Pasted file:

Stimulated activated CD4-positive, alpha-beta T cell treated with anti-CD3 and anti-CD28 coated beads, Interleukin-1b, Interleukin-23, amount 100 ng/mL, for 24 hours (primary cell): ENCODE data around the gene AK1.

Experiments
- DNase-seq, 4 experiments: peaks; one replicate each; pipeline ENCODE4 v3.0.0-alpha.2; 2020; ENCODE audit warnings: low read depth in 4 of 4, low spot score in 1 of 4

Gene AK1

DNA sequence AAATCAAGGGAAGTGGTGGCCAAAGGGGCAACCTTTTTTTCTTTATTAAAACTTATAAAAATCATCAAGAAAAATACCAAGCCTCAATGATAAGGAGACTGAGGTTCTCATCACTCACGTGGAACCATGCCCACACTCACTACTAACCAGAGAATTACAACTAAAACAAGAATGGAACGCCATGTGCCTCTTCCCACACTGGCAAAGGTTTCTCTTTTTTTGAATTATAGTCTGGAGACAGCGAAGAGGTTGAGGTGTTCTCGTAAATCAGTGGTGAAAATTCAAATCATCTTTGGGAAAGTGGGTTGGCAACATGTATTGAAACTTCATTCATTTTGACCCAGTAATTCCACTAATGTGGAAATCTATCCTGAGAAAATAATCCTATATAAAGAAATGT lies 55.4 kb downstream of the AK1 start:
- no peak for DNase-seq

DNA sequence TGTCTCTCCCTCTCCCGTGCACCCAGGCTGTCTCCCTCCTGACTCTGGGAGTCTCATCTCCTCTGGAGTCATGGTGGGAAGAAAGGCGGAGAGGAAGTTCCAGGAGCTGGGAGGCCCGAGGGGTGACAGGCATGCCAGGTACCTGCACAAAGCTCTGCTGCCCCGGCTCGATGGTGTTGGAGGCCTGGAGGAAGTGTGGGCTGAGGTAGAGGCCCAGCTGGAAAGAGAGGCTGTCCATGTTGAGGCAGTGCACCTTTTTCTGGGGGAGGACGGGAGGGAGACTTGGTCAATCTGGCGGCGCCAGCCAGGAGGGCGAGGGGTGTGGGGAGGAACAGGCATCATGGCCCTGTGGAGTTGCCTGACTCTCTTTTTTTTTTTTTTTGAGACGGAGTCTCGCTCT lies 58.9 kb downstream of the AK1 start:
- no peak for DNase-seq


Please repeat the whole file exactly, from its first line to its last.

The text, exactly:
Stimulated activated CD4-positive, alpha-beta T cell treated with anti-CD3 and anti-CD28 coated beads, Interleukin-1b, Interleukin-23, amount 100 ng/mL, for 24 hours (primary cell): ENCODE data around the gene AK1.

Experiments
- DNase-seq, 4 experiments: peaks; one replicate each; pipeline ENCODE4 v3.0.0-alpha.2; 2020; ENCODE audit warnings: low read depth in 4 of 4, low spot score in 1 of 4

Gene AK1

DNA sequence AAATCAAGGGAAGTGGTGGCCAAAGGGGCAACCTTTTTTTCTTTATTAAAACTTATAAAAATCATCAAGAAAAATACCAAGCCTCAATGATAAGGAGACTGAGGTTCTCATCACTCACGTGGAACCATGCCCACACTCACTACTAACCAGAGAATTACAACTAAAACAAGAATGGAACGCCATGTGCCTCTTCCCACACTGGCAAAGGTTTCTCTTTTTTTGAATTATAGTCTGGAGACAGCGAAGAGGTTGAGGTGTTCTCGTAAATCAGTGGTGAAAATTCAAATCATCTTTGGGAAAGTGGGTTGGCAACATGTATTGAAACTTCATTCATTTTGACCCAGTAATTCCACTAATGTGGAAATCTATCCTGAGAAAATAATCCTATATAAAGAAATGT lies 55.4 kb downstream of the AK1 start:
- no peak for DNase-seq

DNA sequence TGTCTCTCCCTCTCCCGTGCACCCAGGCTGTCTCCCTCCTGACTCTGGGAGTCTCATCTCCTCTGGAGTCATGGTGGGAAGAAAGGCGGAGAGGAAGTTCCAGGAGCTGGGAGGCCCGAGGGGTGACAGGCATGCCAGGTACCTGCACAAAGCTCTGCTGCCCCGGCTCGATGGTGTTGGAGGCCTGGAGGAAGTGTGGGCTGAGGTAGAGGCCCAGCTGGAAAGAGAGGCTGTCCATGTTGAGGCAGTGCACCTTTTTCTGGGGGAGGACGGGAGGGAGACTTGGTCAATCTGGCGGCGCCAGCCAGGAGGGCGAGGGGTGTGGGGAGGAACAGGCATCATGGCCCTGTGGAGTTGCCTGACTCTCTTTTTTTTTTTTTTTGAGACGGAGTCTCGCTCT lies 58.9 kb downstream of the AK1 start:
- no peak for DNase-seq